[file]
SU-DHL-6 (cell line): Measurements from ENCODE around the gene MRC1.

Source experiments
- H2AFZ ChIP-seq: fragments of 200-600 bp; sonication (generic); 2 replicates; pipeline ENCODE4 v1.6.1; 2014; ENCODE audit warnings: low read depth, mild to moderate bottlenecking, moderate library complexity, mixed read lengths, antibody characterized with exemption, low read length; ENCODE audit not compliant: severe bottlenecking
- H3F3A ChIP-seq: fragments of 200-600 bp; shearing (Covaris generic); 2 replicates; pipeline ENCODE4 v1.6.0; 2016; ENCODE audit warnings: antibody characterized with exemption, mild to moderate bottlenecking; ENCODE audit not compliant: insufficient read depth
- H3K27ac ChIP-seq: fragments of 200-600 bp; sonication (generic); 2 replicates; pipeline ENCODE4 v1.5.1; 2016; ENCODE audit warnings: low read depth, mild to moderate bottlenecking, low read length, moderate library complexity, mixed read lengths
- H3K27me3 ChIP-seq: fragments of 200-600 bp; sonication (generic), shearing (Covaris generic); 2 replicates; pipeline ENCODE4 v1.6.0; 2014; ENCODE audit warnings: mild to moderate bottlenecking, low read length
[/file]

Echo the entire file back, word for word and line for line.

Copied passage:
SU-DHL-6 (cell line): Measurements from ENCODE around the gene MRC1.

Source experiments
- H2AFZ ChIP-seq: fragments of 200-600 bp; sonication (generic); 2 replicates; pipeline ENCODE4 v1.6.1; 2014; ENCODE audit warnings: low read depth, mild to moderate bottlenecking, moderate library complexity, mixed read lengths, antibody characterized with exemption, low read length; ENCODE audit not compliant: severe bottlenecking
- H3F3A ChIP-seq: fragments of 200-600 bp; shearing (Covaris generic); 2 replicates; pipeline ENCODE4 v1.6.0; 2016; ENCODE audit warnings: antibody characterized with exemption, mild to moderate bottlenecking; ENCODE audit not compliant: insufficient read depth
- H3K27ac ChIP-seq: fragments of 200-600 bp; sonication (generic); 2 replicates; pipeline ENCODE4 v1.5.1; 2016; ENCODE audit warnings: low read depth, mild to moderate bottlenecking, low read length, moderate library complexity, mixed read lengths
- H3K27me3 ChIP-seq: fragments of 200-600 bp; sonication (generic), shearing (Covaris generic); 2 replicates; pipeline ENCODE4 v1.6.0; 2014; ENCODE audit warnings: mild to moderate bottlenecking, low read length